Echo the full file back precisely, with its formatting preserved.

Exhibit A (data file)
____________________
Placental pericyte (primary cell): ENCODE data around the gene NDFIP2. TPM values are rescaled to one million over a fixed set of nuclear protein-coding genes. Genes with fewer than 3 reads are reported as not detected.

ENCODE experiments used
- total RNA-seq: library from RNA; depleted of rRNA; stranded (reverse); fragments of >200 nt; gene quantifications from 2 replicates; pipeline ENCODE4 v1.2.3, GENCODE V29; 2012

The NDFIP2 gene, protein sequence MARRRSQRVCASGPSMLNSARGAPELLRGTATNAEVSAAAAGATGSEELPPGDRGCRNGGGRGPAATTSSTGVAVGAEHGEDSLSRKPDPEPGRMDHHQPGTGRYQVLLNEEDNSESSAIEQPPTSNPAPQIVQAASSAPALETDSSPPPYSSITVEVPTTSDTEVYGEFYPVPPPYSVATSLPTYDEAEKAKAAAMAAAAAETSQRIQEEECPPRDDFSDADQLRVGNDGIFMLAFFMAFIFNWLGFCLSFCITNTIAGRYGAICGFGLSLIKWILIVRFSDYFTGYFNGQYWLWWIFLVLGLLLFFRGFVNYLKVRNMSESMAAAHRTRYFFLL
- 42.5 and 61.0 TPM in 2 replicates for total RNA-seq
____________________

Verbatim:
Placental pericyte (primary cell): ENCODE data around the gene NDFIP2. TPM values are rescaled to one million over a fixed set of nuclear protein-coding genes. Genes with fewer than 3 reads are reported as not detected.

ENCODE experiments used
- total RNA-seq: library from RNA; depleted of rRNA; stranded (reverse); fragments of >200 nt; gene quantifications from 2 replicates; pipeline ENCODE4 v1.2.3, GENCODE V29; 2012

The NDFIP2 gene, protein sequence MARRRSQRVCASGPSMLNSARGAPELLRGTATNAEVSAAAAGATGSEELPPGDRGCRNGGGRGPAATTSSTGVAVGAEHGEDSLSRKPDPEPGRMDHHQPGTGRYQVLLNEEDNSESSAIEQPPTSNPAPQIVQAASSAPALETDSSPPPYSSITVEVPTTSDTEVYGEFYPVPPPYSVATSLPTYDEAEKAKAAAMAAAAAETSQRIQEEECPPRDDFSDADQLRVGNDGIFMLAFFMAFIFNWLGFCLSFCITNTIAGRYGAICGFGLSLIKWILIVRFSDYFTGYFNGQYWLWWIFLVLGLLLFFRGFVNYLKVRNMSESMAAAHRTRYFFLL
- 42.5 and 61.0 TPM in 2 replicates for total RNA-seq